2012 Fiat 500c Review and Test Drive

By Jonathan Spira on 12 October 2011
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La Dolce Fiat: Does the world need another cute small car that handles well?

Fiat’s “Drive-In” commercial clearly plays to the company’s attempt to transport us to 1950s Italy, Fiat 500cshowing an original 500 on a drive-in’s movie screen (in black-and-white) while a couple who bring their modern-day 500 to the same drive-in are shown undertaking the same activities as those on screen.

While the 500 may be a novelty to Americans, it’s been a fixture on European roads since 1957.   The current version of the 500 was introduced in Europe in 2007 and it took Fiat’s takeover of Chrysler in the U.S. to bring the 500 to these shores.

The version sold to American buyers, however, has been modified to meet local requirements and tastes. Manufactured in Mexico (the engine is made in Michigan), it has a more robust climate control system, a stiffer suspension, and the option of an automatic transmission.

It has a lot going for it, which could bode well for Fiat’s return to the U.S. market.  The Cinquecento (Italian for “five-hundred”) is small, adorably cute, and (most importantly) affordable – and if this sounds familiar, there’s a clear reason: Fiat’s marketing strategy bears a close resemblance to Mini’s.

No matter where I went with the Cinquecento cabriolet, I had admirers (to be honest, they were admiring the car, not me).  Its cuteness factor appealed to a wide variety of people (including car salesmen selling other brands as I visited two dealerships while I had the 500 and it seemed at times as if everyone on the sales floor was outside in the parking lot admiring it.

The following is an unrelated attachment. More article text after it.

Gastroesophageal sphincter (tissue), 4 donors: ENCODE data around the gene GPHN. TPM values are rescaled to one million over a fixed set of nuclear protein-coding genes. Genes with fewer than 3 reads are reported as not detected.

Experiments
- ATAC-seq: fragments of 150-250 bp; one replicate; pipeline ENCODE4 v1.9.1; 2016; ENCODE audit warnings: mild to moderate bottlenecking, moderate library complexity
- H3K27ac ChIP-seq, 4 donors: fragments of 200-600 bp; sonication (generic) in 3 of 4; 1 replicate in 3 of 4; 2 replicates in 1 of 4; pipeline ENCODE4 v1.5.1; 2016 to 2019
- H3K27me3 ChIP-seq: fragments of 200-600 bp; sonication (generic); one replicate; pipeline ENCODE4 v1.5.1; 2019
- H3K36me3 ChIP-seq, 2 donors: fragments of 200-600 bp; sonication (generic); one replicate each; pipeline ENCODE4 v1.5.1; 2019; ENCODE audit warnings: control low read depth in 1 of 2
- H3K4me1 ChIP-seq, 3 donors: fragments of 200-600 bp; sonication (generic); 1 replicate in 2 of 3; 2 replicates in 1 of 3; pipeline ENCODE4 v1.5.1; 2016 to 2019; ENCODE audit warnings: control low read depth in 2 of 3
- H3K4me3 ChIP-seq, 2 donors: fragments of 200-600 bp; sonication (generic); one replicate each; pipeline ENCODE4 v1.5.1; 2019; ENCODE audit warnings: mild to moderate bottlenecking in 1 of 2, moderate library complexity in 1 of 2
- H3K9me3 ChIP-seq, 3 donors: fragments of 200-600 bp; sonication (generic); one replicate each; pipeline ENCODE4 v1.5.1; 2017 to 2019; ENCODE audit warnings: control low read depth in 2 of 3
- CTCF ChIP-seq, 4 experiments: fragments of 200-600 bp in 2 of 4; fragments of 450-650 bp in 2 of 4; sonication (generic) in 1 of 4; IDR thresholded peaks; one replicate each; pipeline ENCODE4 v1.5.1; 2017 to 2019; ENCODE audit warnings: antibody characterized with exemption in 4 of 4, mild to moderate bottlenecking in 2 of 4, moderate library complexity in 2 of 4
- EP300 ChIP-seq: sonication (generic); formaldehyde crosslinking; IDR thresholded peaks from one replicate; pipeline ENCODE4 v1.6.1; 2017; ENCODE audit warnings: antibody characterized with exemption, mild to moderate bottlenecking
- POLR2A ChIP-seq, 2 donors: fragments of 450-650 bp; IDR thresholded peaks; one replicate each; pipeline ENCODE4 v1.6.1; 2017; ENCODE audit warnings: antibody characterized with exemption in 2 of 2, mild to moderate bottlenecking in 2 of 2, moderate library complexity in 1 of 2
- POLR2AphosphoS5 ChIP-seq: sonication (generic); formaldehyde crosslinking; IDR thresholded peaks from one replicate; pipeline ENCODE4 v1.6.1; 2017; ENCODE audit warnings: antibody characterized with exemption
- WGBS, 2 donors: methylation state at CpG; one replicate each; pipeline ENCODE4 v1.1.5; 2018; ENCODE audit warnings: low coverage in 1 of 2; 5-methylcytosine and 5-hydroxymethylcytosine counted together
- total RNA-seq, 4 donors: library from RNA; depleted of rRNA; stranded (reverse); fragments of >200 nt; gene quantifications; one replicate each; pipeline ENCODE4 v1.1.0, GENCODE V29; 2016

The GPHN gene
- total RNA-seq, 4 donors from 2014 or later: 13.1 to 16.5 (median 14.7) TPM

DRIVING THE FIAT 500C

The Cinquecento is as much fun to drive as it looks.  Steering is responsive and linear and the Sport button (located on the dashboard) lowers the power assist to just the right level and allows for more feedback.  In the ten days I had the 500c, I always remembered to push Sport when getting into the car.

Even though the inline-four only produces 101 hp, the car felt quick.  This must have been due to its appearance as it does take 9.6 seconds to get from zero to sixty.   The brakes were more than sufficient in terms of stopping power and they had a nice firm feel.

The ride is surprisingly firm and pleasant, despite the short wheelbase.  The suspension was firm yet not harsh; it certainly outhandles other cars in its price range and would probably give a Mini a thrashing on the autocross track.

The only downside is the penalty that drivers will pay for having the (U.S.-only) automatic transmission.  While the standard transmission gets 30 mpg (7.8 l/100 km) in the city and 38 mpg (6.2 l/100 km) on the highway, the automatic gets 27 (8.7 l/100 km) and 32 (7.4 l/100 km).  The automatic did shift smoothly, however, and it will no doubt be popular with buyers.

Click here to continue to Page 2 – Inside the Fiat 500c and Multimedia Content

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